he Cistercian monastery, Forde Abbey, was founded in 1136 by Richard de Brioniis at Brightley in Devon. The land was too barren for an agricultural community and this forced the monks to return to the mother house in Surrey in 1141. On their journey they met their former patron's sister and heir, Adelicia de Brioniis. Determined to honour the wish of her dead brother, she offered them the use of the Manor of Thorncombe and a site on the River Axe. They accepted the offer and within seven years the monastery of Forde Abbey was built. Forde Abbey flourished as a monastery for four hundred years and became renowned as a seat of learning. The third abbot, Abbot Baldwin, became Archbishop of Canterbury before dying on the crusades and his successor, John Devonius, was confessor to King John and reputably one of the most learned men of his time. It also became a wealthy foundation and by the 14th century owned some 30,000 acres. Each land transaction was recorded in the Cartulary which belongs to the Abbey to this day. Abbot Chard, the last abbot, succeeded in 1521 and applied his substantial learning and imagination to a comprehensive restructuring of the fabric of the building. However, his work was interrupted in 1539 by the dissolution of the larger monasteries. Chard decided that discretion was the better part of valour and handed Forde Abbey quietly over to the Crown, becoming vicar of Thorncombe until his death in 1543.

A great deal of the original living quarters of the monks still exists here at Forde Abbey and is incorporated into the house as it is today. Forde Abbey retains its refectories, monks' dormitory, Undercroft, novitiate school, chapter house, scriptorium, kitchen, tower, hall and the North section of the cloisters. What has gone, sadly, is the large Abbey church that stood where the South Lawn is now. This simple building was some 250 feet long and stretched from just west of Chard's Tower to just east of the present Chapel (chapter house). The lead roof of the Church contained a high percentage of silver making it the first item to be stripped and sold with the stone soon following. Now only the two statues in the Great Hall and the four pillars at the Mermaid Pond survive from the original Abbey Church.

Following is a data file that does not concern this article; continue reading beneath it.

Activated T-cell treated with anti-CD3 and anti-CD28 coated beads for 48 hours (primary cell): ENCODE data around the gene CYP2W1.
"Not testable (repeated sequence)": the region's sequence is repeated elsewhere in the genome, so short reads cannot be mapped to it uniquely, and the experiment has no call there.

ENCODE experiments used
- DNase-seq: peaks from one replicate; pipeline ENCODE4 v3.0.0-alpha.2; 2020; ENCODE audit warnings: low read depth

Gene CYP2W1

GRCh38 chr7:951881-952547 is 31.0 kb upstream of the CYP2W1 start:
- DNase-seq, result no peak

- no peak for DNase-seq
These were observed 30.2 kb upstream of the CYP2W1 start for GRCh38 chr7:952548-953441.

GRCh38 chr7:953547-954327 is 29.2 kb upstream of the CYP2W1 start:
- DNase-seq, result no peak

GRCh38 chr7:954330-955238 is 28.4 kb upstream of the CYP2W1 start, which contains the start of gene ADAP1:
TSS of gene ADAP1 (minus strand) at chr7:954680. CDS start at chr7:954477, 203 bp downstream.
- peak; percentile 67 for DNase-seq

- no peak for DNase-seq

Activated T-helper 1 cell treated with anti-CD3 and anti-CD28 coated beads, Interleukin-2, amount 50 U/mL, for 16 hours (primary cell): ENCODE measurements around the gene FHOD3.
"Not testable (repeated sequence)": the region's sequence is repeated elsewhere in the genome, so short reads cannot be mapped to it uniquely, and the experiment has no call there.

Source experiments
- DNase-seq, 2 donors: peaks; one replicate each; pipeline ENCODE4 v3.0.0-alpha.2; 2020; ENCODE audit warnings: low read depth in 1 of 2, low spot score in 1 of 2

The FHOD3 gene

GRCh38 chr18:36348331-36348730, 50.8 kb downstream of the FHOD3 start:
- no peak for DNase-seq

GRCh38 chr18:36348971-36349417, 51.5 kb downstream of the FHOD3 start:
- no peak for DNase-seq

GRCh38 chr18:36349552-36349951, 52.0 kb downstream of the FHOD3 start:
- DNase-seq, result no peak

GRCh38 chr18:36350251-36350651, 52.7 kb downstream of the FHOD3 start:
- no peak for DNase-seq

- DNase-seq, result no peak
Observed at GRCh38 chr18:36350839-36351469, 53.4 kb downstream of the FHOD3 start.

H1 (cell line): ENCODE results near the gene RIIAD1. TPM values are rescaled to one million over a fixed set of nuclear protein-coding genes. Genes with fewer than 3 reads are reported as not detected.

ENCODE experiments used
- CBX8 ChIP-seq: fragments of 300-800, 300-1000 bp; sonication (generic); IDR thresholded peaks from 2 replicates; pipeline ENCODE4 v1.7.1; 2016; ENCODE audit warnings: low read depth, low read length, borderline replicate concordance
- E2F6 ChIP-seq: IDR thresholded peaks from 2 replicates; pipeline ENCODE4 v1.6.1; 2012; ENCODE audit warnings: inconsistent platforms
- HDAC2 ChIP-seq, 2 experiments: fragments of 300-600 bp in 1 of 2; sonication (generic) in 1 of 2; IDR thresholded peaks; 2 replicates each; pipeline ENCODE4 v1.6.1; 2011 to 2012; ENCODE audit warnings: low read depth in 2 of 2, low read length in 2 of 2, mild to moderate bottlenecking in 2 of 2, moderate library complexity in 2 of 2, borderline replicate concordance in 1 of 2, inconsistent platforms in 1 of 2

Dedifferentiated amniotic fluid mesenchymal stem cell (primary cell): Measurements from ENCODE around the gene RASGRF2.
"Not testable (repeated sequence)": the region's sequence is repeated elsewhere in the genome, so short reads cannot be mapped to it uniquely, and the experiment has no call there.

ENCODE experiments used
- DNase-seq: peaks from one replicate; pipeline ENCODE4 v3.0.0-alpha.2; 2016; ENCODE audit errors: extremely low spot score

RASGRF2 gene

1136   Forde Abbey founded
 Initially the abbey was situated at Brightly in Devon, but the site proved too difficult and in 1141 moved. The founding monks came from Waverly Abbey in Surrey.[1] 
1171   Bindon Abbey founded
 A group of Cistercian monks from Forde Abbey colonised a new abbey at Bindon near Wareham on the south coast of England.[1] 

Trebuchet Game (Beta Version)

Take control of a medieval trebuchet to destroy the enemy castle and capture their flag.



View walkthroughs of the TimeRef Virtual Medieval Abbey reconstruction.